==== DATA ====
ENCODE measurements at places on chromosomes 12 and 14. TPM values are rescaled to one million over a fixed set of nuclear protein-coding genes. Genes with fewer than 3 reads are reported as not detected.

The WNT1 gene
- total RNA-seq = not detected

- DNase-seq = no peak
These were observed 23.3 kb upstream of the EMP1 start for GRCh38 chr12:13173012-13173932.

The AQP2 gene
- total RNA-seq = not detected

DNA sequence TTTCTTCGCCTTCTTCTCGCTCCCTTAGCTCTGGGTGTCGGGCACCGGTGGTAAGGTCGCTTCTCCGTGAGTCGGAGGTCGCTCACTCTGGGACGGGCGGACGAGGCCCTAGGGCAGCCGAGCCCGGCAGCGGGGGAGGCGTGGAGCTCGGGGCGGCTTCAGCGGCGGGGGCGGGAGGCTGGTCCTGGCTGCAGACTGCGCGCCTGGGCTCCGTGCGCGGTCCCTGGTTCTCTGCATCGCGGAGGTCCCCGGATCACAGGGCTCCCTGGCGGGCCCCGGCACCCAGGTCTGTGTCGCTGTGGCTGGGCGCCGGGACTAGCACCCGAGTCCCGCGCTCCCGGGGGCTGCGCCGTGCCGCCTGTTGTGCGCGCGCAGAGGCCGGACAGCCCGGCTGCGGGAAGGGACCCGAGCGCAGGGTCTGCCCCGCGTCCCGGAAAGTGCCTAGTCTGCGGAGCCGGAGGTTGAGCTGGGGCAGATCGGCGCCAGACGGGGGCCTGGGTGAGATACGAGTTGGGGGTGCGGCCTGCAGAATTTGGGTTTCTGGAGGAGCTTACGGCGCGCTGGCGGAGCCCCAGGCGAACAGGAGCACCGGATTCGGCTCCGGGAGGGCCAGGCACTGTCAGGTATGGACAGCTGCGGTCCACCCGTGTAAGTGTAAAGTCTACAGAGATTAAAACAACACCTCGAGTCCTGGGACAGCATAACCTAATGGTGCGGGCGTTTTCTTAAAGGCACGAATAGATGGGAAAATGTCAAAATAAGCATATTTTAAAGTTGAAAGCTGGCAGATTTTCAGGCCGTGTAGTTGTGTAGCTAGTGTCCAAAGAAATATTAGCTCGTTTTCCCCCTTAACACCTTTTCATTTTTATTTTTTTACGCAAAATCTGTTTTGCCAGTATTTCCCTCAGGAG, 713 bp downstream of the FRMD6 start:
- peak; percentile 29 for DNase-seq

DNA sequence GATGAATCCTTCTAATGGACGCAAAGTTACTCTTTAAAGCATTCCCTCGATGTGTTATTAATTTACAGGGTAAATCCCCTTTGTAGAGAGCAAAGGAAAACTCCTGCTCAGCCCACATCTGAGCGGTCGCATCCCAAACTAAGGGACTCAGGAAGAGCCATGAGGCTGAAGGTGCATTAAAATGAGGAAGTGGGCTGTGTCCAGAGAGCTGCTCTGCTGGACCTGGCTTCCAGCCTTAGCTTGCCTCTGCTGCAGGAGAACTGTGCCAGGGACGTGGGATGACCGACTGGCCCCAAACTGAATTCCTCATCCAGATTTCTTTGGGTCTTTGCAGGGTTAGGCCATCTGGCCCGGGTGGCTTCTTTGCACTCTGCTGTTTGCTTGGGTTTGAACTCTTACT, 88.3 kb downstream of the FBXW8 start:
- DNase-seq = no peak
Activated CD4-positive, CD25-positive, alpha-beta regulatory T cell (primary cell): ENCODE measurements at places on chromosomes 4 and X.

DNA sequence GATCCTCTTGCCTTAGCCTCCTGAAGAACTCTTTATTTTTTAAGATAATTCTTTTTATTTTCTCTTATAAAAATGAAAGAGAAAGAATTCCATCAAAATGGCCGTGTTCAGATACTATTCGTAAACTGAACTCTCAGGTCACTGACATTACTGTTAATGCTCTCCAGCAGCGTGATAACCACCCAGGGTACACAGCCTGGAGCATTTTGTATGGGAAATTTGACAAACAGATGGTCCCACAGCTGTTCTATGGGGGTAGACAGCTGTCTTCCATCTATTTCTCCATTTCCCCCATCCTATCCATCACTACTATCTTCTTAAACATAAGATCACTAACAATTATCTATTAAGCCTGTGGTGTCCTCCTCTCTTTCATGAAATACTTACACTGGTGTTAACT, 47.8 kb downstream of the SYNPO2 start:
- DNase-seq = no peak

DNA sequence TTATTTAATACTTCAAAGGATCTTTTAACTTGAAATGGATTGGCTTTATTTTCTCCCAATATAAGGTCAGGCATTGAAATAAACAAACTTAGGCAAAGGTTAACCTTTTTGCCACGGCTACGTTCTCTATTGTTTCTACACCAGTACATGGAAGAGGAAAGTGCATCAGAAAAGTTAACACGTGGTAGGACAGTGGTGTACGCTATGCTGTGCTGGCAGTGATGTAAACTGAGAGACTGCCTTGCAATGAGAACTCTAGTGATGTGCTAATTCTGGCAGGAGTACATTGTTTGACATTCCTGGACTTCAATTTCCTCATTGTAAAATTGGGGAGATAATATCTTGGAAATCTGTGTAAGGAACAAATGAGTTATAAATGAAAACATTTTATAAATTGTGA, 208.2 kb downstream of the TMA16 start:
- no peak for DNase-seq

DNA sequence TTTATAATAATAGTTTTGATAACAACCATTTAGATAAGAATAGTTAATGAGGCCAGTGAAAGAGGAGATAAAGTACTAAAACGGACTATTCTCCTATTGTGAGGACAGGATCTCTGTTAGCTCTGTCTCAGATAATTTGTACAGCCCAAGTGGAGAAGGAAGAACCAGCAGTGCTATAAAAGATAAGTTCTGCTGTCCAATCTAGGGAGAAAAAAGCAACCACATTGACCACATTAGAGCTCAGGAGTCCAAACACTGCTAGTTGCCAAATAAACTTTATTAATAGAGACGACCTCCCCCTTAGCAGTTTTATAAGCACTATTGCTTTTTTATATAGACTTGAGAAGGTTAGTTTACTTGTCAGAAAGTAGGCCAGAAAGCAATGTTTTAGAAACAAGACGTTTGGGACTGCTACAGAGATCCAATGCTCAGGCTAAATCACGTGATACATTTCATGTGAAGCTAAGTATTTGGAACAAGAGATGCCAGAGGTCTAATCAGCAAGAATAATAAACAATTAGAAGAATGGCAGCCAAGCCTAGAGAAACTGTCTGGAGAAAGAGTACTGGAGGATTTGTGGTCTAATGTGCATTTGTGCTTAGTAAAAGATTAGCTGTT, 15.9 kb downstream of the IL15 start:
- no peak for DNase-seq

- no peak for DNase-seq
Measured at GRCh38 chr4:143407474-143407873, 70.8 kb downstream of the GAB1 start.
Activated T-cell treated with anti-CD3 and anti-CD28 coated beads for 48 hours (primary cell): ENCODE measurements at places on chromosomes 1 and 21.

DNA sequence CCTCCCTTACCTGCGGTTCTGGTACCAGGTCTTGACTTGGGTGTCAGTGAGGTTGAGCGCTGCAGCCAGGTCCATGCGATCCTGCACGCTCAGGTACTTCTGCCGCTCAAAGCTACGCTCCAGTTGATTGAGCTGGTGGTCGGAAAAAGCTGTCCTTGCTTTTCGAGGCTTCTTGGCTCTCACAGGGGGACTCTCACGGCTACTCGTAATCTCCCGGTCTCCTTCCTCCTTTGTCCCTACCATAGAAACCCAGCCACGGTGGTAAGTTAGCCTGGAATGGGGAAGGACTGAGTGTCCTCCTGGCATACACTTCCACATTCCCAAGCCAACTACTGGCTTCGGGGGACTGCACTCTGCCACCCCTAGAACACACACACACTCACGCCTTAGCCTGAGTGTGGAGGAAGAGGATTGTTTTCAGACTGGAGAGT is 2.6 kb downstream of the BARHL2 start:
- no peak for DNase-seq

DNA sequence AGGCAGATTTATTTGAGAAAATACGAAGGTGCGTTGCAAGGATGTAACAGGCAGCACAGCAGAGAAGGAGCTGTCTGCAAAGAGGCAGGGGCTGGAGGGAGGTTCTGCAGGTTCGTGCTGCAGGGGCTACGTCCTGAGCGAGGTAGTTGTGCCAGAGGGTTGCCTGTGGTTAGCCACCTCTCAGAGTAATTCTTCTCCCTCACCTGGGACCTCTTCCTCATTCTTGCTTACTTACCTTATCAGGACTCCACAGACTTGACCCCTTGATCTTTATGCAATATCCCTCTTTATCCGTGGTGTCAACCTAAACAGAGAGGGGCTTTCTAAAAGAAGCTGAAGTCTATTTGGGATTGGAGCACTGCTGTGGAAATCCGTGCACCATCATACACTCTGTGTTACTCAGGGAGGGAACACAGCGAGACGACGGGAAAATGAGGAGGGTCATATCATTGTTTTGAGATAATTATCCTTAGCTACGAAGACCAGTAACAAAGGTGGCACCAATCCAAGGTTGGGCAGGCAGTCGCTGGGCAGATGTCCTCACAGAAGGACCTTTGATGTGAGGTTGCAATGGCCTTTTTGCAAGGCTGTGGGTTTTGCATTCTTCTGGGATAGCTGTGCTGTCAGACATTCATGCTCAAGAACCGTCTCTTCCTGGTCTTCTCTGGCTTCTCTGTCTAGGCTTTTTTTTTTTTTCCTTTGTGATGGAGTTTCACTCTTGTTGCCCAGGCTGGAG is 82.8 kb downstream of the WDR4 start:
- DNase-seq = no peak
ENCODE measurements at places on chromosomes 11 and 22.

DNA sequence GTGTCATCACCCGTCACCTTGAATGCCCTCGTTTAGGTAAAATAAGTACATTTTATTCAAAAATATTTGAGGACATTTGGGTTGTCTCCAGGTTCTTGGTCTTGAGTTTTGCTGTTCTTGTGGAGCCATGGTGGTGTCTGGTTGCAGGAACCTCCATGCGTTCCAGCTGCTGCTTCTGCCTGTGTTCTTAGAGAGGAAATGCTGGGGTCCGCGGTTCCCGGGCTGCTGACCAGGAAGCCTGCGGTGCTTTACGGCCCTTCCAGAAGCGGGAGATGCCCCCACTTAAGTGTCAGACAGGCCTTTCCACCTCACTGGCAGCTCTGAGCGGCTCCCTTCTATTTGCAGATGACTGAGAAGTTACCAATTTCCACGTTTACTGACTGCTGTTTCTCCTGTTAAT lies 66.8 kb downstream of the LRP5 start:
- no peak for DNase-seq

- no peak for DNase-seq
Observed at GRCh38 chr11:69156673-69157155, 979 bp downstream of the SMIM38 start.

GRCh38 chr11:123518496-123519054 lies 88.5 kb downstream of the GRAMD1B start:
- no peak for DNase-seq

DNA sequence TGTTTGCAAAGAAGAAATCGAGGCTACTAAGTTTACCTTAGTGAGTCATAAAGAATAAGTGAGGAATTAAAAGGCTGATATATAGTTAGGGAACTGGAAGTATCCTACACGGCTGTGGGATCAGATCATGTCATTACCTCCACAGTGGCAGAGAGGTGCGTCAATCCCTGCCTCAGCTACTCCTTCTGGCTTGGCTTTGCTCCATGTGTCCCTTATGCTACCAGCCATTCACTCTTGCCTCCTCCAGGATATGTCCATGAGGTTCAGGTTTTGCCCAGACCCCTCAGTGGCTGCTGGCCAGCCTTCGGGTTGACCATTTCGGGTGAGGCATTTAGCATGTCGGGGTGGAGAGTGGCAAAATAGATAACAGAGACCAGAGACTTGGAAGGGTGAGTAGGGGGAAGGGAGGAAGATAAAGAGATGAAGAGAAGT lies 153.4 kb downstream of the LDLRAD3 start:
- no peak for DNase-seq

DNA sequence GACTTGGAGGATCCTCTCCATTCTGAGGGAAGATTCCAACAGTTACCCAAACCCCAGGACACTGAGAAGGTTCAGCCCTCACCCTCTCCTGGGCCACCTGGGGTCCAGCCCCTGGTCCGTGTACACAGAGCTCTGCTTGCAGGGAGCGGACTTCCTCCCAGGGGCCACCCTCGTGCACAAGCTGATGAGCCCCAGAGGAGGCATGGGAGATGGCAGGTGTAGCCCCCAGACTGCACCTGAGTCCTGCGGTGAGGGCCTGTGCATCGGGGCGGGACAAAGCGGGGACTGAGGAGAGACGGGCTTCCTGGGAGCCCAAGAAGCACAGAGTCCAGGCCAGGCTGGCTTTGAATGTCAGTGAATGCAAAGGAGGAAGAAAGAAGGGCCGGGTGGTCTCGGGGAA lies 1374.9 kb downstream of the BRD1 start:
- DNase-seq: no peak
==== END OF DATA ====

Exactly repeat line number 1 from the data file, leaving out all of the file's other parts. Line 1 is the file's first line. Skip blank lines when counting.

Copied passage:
ENCODE measurements at places on chromosomes 12 and 14. TPM values are rescaled to one million over a fixed set of nuclear protein-coding genes. Genes with fewer than 3 reads are reported as not detected.